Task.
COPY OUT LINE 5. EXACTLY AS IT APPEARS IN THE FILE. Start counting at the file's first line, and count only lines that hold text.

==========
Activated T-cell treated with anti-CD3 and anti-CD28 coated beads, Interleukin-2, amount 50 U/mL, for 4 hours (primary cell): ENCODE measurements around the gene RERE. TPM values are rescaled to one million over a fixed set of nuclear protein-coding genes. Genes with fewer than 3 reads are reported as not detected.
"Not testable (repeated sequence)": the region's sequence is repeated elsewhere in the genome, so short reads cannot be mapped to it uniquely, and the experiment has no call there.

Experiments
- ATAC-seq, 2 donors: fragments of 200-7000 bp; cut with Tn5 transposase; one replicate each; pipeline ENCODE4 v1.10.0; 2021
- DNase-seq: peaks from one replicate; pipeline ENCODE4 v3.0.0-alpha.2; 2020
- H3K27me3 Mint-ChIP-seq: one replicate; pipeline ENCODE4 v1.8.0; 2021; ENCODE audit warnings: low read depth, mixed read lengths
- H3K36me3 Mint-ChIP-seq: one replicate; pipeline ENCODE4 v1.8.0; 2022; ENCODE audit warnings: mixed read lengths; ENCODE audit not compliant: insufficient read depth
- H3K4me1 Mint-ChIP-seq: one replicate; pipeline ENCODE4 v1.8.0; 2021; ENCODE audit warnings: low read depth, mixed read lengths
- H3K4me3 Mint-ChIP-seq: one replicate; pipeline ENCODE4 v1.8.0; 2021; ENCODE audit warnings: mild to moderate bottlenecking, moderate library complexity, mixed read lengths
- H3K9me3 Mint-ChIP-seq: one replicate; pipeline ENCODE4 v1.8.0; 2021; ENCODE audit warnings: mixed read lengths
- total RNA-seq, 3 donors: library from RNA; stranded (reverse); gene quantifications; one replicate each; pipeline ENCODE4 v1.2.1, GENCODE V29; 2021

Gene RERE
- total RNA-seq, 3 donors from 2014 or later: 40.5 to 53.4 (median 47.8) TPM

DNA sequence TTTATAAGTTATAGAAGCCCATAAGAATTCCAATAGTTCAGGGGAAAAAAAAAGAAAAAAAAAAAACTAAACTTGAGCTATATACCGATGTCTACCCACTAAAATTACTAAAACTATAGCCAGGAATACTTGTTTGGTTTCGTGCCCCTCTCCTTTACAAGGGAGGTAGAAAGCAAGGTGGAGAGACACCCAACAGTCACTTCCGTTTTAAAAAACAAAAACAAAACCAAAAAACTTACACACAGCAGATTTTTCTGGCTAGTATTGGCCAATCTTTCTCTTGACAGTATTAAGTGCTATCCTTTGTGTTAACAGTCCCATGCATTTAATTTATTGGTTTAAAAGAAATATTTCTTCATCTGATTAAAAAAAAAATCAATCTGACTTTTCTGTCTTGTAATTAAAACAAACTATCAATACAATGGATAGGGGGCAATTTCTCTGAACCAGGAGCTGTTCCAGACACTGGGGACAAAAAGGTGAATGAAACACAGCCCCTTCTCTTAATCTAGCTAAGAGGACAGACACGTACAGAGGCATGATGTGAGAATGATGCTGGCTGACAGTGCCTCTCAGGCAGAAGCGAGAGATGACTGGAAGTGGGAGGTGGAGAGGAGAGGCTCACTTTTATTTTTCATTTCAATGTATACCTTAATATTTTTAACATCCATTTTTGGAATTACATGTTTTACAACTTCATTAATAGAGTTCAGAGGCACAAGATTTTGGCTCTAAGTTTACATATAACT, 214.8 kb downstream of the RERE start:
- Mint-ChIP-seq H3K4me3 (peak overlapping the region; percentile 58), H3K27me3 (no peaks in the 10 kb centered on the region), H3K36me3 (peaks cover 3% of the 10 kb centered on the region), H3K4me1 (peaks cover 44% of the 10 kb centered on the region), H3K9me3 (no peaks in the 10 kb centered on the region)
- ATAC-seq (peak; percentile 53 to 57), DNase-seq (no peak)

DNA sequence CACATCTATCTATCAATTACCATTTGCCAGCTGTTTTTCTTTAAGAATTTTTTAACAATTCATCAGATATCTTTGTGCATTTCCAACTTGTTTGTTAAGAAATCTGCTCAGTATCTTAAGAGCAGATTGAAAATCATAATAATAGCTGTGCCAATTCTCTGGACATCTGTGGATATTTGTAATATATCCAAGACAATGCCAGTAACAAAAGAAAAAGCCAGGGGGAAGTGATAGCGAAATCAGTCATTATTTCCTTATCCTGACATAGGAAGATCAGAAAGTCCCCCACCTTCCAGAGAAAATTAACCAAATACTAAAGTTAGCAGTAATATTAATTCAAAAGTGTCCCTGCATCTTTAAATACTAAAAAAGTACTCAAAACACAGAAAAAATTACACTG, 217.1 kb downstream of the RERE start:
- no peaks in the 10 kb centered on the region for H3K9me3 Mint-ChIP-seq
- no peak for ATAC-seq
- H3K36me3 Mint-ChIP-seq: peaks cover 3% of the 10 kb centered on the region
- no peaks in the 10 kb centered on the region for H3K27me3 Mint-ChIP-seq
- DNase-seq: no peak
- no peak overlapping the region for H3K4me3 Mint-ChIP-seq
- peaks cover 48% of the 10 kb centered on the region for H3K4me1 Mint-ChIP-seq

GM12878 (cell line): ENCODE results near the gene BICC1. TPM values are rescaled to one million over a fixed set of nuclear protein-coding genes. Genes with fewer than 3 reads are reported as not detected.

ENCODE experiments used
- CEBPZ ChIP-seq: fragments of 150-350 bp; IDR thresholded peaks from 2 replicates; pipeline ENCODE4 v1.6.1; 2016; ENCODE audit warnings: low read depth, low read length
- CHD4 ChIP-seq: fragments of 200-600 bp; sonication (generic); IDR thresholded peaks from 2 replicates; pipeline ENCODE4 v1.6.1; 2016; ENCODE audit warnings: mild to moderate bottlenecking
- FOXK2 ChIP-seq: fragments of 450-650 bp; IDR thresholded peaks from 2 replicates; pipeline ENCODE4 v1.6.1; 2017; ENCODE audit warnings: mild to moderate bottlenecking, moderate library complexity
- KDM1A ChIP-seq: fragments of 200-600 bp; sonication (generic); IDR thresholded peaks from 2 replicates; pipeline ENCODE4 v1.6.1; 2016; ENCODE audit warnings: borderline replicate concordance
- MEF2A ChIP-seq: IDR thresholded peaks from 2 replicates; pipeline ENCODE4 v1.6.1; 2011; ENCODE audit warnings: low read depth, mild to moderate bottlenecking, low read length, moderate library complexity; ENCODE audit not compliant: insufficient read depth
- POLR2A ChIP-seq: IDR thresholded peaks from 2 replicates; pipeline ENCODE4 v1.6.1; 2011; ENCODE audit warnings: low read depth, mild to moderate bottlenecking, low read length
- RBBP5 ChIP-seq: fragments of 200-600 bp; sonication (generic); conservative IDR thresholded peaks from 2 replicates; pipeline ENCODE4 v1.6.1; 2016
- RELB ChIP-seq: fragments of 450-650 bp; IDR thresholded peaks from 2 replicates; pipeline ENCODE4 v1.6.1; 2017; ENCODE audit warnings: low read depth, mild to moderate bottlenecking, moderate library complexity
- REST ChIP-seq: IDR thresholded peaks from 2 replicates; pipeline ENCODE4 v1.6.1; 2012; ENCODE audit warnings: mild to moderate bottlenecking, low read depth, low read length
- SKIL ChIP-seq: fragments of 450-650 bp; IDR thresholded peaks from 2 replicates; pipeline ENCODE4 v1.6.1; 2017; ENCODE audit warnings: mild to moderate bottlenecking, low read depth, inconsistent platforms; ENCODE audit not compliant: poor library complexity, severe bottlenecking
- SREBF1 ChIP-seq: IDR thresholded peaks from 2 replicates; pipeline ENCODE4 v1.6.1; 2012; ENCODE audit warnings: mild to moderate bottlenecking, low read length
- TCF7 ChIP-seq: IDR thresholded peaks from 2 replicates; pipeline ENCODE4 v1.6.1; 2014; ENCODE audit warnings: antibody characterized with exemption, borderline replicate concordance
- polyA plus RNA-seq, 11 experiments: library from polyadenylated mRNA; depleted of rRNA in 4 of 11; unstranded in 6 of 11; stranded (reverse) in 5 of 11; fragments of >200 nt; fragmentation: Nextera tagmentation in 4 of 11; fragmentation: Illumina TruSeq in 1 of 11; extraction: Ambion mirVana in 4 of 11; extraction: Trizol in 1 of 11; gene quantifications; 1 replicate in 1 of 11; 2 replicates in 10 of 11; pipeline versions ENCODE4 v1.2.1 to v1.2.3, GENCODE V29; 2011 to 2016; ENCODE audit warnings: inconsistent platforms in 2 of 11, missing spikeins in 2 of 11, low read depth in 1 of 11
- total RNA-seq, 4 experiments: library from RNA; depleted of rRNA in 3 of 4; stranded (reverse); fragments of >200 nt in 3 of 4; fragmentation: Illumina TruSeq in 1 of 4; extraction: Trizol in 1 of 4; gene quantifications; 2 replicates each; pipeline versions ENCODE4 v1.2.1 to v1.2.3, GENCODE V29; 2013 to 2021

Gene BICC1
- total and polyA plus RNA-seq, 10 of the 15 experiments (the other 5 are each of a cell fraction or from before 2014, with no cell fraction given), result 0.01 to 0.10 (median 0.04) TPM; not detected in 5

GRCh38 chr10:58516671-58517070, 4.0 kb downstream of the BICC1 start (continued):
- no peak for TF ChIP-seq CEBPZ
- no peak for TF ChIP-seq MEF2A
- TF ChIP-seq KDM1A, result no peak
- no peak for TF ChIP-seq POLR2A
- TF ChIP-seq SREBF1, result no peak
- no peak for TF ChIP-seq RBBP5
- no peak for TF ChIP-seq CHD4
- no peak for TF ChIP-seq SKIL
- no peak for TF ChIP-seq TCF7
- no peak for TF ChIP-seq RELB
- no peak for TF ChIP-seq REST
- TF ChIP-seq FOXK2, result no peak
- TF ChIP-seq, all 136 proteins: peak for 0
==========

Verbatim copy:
- DNase-seq: peaks from one replicate; pipeline ENCODE4 v3.0.0-alpha.2; 2020